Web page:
Fabric 10, which has previously been cut to length, is then removed from the stitching heads and the opposite selvedges 14, 16 are brought together to form a side seam 24 (FIG. 2). As can be seen from FIG. 2, the side seam 24 is not at the corner of the bag but is spaced therefrom and is adjacent to the tramline 12a. A square base 26 is sewn to the bottom of the bag as previously known. Furthermore the bag may be provided with a top cover, filling spout, liner, or the like as is usual in the IBC art.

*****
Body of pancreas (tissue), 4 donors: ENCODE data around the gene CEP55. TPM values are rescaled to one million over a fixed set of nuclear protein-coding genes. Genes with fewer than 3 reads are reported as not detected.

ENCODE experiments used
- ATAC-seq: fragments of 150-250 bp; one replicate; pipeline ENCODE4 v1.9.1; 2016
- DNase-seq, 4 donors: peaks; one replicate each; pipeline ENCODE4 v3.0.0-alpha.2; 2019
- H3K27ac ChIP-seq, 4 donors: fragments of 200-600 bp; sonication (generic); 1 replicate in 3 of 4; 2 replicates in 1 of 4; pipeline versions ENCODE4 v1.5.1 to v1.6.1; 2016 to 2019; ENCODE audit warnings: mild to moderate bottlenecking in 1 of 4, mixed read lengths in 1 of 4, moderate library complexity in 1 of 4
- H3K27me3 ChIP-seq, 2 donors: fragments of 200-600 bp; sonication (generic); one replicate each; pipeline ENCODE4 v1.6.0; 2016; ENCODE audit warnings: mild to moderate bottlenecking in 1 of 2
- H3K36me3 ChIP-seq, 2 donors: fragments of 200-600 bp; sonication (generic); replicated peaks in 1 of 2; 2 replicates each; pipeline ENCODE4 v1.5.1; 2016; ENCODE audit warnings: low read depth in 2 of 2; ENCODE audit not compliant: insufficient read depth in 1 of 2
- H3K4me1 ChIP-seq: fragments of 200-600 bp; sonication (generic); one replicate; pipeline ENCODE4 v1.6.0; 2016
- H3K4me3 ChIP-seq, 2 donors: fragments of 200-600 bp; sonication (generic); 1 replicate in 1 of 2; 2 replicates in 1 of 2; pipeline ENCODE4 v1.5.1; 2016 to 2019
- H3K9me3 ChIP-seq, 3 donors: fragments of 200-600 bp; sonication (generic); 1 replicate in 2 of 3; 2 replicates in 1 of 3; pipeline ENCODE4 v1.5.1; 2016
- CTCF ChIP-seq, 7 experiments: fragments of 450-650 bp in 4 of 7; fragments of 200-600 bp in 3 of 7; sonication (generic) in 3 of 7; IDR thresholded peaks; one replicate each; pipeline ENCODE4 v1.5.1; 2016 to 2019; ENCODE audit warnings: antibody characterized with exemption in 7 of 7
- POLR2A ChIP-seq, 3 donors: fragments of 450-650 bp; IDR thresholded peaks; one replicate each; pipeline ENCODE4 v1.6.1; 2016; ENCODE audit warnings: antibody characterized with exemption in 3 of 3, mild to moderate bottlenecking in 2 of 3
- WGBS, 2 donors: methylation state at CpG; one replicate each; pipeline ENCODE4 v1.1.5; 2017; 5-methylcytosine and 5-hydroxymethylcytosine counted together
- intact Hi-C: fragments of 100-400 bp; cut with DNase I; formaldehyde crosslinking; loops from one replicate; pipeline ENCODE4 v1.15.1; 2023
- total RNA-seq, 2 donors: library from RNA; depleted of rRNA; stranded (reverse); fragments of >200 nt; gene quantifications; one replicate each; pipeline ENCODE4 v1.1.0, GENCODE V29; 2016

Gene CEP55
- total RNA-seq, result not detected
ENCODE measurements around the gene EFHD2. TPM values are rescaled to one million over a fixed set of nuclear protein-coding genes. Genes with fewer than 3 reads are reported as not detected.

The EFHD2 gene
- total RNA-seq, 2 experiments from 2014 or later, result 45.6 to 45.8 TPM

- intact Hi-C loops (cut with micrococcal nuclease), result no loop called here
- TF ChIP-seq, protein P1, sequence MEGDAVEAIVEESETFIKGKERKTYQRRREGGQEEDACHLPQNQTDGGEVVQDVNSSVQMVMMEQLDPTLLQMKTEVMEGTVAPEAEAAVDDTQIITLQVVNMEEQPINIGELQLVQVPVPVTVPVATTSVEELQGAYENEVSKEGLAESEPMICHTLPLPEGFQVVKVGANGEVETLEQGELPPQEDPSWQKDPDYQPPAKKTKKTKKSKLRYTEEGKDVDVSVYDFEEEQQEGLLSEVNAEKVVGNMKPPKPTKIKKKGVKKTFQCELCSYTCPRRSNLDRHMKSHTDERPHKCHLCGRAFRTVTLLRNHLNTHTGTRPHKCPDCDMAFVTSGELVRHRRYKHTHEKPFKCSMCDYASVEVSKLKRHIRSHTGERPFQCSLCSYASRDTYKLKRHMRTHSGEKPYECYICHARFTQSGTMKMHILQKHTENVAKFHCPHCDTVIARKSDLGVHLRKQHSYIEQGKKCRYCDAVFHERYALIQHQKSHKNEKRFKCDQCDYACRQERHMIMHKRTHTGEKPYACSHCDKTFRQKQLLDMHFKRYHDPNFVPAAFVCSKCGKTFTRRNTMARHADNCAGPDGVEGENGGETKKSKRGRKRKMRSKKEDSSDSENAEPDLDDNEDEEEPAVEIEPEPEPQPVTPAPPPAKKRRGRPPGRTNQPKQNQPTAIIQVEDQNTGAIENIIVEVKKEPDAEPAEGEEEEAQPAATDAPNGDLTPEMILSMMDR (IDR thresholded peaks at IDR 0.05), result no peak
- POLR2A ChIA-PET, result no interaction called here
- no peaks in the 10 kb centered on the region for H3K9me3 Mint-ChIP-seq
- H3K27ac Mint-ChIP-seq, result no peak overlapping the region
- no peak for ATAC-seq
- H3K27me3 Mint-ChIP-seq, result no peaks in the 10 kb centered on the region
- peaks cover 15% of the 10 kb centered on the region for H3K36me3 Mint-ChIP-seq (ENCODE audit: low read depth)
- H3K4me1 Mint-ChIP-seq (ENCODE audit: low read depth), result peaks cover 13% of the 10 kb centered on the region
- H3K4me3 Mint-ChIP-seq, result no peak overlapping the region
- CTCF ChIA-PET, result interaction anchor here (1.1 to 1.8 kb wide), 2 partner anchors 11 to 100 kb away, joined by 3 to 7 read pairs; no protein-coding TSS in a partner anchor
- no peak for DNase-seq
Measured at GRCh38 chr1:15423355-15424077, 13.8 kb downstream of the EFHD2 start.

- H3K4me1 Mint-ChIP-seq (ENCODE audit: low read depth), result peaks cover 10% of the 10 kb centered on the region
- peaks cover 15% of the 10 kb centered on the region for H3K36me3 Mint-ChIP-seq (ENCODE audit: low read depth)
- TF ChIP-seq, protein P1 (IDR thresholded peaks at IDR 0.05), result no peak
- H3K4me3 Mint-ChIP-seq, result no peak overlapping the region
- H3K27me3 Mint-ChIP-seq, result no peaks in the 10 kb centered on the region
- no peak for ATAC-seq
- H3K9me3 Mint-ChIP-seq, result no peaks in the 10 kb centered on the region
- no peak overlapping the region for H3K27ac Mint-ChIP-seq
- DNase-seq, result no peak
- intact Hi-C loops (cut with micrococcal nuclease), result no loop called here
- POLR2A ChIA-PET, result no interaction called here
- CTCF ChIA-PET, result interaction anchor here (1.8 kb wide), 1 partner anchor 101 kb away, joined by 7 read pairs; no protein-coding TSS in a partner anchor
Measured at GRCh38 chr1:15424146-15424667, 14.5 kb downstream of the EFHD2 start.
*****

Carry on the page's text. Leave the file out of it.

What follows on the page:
By the apparently simple expedient of shifting the side seam 24 from a corner of the bag to a position adjacent the tramline 12a the stitching on of the loops 20 can be automated and bag production increased five- or six-fold.
It will be appreciated that, while the invention has been described with reference to IBC's having tramlines such as those described in our UK patent No. 1591091, it is not so limited and may be used wherever it is wished to construct a square bag with a single side-seam and lifting loops over each corner.
The method of the invention is considerably more efficient than the hitherto employed method of producing IBC's of the type described having a single side seam.
The invention extends to an IBC having a single side seam spaced from its adjacent corner.